Updated: Jul 25, 2020
Biking this glorious, wooded wonder
Belfast is along the coast of Maine and is within easy reach of Acadia National Park. Our family has a deep connection to the outdoors and we treasure any opportunity to experience a treasure like Acadia. It has long been on my bucket list to hike and bike this park. When we planned the trip, we expected to have a considerable challenge getting into and around the park, as it is frequented by thousands every day throughout the summer months. What unfolded in the months leading up to the trip not only changed the experience for anyone going into any park all across the United States, but also made Acadia an experience only imaginable in the days when it was founded.
We’ll not dive deep into the history of Acadia, as it is a great read on the National Park Service website (https://www.nps.gov/acad/index.htm). There is so much to offer, you can’t possibly experience it all in just a day or two. John D. Rockefeller used his powers of persuasion and the vision of innovation when he put this park together. His effort was to ensure the region was available for many to come and experience it just as he found it. To that end, he had horse-drawn carriage roads cut throughout the park so that people wouldn’t drive their polluting vehicles to see the park. A large area to leave your Tin Lizzy and embark on a journey through the forests, hills, beaches and jagged rocky shorelines would become one of the most idyllic National Parks we have in our country.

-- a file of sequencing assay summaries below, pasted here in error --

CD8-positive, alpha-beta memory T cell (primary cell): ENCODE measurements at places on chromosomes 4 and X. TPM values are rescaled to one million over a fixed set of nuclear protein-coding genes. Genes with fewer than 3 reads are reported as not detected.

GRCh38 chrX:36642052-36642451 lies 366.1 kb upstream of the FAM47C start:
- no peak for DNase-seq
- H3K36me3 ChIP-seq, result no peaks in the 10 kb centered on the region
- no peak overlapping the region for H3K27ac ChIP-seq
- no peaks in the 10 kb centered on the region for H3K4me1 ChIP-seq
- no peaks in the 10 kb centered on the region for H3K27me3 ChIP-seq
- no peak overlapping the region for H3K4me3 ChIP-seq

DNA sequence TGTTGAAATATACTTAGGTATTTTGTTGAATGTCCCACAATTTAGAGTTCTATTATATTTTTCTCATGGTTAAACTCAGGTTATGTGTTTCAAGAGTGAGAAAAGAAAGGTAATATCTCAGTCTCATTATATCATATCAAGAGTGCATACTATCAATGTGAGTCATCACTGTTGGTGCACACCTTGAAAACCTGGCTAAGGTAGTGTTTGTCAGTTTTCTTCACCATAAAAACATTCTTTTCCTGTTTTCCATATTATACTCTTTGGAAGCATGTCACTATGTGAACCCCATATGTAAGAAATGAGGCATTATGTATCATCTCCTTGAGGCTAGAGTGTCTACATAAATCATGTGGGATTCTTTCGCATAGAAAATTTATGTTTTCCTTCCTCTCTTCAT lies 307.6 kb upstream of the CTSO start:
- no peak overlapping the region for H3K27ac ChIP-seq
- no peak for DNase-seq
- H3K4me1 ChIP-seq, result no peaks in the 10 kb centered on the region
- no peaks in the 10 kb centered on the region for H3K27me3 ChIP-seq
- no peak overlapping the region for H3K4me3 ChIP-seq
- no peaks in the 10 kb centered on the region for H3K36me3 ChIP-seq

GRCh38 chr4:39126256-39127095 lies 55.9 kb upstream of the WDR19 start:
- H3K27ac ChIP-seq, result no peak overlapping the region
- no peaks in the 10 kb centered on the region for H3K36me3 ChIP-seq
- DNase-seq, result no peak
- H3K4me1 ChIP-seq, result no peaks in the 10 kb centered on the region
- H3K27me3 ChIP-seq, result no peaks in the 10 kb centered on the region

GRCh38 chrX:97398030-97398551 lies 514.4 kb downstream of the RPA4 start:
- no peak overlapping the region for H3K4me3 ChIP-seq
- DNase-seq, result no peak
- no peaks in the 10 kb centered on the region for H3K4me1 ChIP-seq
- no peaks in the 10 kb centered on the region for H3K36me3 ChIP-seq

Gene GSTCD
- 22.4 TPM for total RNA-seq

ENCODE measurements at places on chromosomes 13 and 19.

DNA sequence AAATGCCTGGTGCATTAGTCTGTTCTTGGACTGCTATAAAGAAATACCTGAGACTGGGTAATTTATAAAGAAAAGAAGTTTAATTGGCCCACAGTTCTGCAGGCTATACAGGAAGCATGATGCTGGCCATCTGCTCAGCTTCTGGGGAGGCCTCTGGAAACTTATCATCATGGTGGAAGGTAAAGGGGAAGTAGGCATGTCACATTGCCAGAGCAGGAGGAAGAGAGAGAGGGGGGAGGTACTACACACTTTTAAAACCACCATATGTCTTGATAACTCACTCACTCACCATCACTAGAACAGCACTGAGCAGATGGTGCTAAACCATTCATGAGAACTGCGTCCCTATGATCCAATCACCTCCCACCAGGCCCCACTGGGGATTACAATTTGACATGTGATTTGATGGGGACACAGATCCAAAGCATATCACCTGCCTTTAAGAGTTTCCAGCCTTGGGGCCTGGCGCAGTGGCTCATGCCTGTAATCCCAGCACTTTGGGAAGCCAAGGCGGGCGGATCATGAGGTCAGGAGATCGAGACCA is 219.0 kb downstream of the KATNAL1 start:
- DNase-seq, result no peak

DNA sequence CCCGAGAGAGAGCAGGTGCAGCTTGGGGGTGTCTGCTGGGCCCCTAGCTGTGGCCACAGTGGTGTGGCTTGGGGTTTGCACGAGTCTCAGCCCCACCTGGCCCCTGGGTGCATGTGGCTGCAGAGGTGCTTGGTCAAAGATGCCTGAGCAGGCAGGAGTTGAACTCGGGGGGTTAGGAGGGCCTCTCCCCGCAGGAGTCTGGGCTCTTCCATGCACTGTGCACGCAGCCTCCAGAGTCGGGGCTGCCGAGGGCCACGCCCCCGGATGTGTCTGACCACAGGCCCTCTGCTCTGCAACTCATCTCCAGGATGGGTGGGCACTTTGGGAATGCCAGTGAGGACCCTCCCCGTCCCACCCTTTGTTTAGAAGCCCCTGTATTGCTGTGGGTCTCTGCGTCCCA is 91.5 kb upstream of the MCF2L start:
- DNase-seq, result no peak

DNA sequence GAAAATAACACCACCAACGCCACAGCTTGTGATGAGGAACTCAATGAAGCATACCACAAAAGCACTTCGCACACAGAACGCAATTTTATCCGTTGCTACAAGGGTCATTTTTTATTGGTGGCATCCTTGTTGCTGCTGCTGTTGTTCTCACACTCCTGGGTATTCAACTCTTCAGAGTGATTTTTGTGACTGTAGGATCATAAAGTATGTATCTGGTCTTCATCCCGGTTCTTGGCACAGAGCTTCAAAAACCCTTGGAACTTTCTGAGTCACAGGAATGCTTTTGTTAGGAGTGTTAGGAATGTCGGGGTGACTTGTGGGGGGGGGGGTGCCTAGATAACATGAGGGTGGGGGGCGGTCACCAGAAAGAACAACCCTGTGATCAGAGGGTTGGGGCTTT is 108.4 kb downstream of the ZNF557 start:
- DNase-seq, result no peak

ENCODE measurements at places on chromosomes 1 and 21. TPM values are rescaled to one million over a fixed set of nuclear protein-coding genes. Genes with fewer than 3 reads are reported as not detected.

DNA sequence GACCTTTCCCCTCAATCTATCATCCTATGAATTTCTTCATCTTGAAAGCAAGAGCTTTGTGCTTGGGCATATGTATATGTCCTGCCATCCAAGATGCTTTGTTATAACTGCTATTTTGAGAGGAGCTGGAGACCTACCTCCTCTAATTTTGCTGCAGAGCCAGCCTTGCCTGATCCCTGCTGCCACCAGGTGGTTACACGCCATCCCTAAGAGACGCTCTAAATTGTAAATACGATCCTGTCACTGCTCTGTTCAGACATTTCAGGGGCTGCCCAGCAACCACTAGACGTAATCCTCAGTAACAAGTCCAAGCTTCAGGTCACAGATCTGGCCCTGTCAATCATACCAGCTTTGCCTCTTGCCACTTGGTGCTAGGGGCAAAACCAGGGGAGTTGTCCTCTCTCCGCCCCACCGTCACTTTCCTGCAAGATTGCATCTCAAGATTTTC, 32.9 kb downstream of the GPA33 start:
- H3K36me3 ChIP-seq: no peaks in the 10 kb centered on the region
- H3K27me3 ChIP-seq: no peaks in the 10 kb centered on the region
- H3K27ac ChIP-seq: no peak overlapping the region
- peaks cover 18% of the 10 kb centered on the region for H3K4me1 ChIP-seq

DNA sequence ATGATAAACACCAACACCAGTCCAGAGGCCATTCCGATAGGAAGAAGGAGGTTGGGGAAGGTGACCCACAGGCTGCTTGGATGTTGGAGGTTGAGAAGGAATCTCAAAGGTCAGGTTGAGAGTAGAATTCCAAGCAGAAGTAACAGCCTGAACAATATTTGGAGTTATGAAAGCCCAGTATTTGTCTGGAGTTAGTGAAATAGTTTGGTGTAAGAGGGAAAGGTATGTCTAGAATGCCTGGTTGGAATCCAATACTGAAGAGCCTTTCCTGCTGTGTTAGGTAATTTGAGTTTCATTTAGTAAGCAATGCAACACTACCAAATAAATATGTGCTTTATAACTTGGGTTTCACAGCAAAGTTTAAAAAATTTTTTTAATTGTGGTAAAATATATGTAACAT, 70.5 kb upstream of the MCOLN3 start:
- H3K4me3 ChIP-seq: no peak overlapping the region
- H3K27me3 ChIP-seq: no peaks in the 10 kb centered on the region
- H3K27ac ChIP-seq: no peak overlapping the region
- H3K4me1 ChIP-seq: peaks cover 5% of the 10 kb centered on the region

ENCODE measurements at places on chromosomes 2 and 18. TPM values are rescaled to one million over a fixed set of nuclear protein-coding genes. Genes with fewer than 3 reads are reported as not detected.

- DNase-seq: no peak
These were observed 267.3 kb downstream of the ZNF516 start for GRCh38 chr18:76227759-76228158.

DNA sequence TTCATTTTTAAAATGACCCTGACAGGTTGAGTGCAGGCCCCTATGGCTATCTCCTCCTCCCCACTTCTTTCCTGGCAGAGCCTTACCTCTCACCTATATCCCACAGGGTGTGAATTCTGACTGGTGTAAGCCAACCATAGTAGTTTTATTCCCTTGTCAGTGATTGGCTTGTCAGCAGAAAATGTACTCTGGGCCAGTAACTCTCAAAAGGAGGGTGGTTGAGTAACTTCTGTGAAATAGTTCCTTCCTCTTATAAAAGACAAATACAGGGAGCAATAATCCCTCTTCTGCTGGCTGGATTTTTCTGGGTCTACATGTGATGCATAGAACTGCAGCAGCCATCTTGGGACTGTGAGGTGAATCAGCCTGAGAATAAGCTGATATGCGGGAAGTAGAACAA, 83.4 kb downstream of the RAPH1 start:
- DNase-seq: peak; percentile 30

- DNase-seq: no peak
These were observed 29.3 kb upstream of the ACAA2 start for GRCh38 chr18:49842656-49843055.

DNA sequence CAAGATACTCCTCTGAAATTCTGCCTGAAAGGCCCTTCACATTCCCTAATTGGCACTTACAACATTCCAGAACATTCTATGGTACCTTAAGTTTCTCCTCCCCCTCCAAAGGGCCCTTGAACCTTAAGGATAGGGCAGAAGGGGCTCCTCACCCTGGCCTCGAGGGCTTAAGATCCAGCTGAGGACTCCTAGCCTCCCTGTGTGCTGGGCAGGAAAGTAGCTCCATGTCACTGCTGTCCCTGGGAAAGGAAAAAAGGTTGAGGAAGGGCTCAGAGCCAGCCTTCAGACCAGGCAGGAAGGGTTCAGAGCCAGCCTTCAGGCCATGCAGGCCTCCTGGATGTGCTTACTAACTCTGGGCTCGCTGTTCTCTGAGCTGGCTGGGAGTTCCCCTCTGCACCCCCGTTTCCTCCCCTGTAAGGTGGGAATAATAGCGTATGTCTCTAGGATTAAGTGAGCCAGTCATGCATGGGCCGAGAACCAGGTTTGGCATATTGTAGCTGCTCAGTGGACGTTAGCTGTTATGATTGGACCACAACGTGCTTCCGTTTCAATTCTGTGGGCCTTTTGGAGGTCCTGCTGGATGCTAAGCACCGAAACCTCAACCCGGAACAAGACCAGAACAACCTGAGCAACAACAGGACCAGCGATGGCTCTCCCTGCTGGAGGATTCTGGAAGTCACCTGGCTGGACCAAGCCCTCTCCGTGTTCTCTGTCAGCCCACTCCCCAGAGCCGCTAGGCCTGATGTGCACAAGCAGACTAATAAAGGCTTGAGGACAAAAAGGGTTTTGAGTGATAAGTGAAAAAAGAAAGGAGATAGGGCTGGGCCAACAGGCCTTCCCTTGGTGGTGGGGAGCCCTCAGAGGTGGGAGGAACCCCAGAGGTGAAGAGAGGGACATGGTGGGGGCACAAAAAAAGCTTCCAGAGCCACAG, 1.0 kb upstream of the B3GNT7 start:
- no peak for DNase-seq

The park is slowly reopening, but there are plenty of areas still off limits, either because of the pandemic, or because peregrine falcons are nesting/mating. There was plenty to do, however, so we weren’t disappointed to miss a couple opportunities, just gave us more to come back to see. We did, however, manage to get a ticket for parking without displaying our ‘America the Beautiful’ National Park pass. Typically, you enter the park and pay the entrance fee, but for now, you go online and purchase a day pass or, in our case, display your Active Duty Military pass in your windshield. We’re sure there was a sign or something to tell us that, but we missed it and got a ticket that required us to photo our pass, the ticket and then email that to an address to clear things up. It was taken care of in less than an hour, so it really illustrated the learning process of pandemic effects.